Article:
Watershed, V & A Waterfront, Cape Town info@maidenafricashop.co.za
I used to live in Zululand (1980s and 90s). I lived in Umfolozi, Hluhluwe and Mkuze Game Reserves. Rural life is very different to town life. Rural Zululand is relatively un-touched by technology: roads are rough dirt, piped water is rare and access to electricity is limited. Formal schooling is difficult to access and many folk have not graduated from high school.

Living in this area, there is a community of Zulu women who have learned the most remarkable traditional skill of weaving baskets using only materials from nature. It is as raw, organic and creative an art as I can imagine. How many people can use their hands, a traditional skill and mother-nature to create products which are so incredible that the baskets have become internationally sought-after collectors’ pieces? The traditional cultural designs and patterns have been adapted and the sale of these baskets has now become a significant part of the economic survival of these communities.

The original function of the baskets was to sieve beer and store dried herbs and food. The materials which are used to make the baskets are all natural and organic. Strands of grass are held together and “bandaged” with flat pieces of Ilala Palm leaves which have been dyed with the juices of leaves, bark, roots and fruits of indigenous plants. There are no patterns to follow, no programmes to copy. These women learn their art from skilled elders and practice, literally on the ground under the trees. Finger strength has to be developed, the grass held tightly, the palm leaves wrapped around the grass bundles to create coils, all the while stitching these coils together. The bigger baskets can take months to make. I marvel at how the coils do not spring apart, at how easily the patterns flow and at how there are no seams. I marvel at the colours, derived only from Nature. I marvel at the constancy of the proportions of the coils and how the shape of the basket is created and maintained.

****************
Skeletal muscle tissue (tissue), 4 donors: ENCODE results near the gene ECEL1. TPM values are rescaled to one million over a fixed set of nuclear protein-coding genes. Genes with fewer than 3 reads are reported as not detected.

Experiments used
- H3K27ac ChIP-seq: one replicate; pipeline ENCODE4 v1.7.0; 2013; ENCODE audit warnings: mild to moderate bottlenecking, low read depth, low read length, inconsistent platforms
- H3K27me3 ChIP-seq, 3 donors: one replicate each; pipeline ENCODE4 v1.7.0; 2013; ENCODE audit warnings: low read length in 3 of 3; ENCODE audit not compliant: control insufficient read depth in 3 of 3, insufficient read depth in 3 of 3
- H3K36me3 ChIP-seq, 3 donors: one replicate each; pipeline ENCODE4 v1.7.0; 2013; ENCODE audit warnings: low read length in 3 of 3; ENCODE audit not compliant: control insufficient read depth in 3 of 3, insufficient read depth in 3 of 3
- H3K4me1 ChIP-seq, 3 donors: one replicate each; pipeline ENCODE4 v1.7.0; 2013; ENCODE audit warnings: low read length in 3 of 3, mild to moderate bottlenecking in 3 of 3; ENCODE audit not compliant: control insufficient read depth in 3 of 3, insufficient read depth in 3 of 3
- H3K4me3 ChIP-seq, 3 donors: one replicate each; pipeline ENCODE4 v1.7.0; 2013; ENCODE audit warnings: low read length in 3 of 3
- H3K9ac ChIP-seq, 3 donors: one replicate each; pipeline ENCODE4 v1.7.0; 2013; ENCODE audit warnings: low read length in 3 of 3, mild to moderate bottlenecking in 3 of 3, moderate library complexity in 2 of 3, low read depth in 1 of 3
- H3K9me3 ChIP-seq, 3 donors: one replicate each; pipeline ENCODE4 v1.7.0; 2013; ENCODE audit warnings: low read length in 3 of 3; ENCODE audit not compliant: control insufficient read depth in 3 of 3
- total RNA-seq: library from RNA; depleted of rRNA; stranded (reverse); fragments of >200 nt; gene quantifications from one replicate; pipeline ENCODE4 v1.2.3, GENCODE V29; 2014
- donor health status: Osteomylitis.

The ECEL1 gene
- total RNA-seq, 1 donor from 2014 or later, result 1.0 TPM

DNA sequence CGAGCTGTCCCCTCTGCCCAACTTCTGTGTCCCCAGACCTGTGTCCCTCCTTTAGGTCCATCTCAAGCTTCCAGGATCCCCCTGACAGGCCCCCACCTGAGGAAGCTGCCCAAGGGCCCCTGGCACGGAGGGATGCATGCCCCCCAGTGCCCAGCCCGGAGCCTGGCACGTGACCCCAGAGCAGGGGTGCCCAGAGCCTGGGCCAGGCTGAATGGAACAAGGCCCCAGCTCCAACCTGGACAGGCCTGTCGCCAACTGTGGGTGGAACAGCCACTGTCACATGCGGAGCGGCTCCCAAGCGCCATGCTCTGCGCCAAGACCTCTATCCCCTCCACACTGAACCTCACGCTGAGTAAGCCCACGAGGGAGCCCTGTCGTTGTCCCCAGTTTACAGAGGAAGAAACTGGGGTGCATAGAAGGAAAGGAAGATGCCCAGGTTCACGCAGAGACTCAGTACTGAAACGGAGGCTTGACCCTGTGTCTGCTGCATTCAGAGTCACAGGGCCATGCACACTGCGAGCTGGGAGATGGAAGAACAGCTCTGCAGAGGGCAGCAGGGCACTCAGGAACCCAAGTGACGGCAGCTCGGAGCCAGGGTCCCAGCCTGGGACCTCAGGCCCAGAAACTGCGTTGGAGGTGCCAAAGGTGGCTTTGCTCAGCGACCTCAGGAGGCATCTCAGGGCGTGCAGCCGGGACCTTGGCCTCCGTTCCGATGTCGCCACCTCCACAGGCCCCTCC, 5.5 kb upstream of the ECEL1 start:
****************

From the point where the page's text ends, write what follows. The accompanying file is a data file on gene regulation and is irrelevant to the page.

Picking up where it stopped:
Please help me to support the basket-weavers by buying their baskets. The Covid-19 Lockdown has been an economic disaster, especially for those communities that have no access to formal employment. I have an impressive collection of Zulu grass baskets at my shop, Maiden Africa at the V & A Waterfront. Baskets are also available for sale online https://www.maidenafricashop.co.za

A percentage of sales of baskets will go to the basket-weavers to help them survive and to keep this incredible cultural art alive.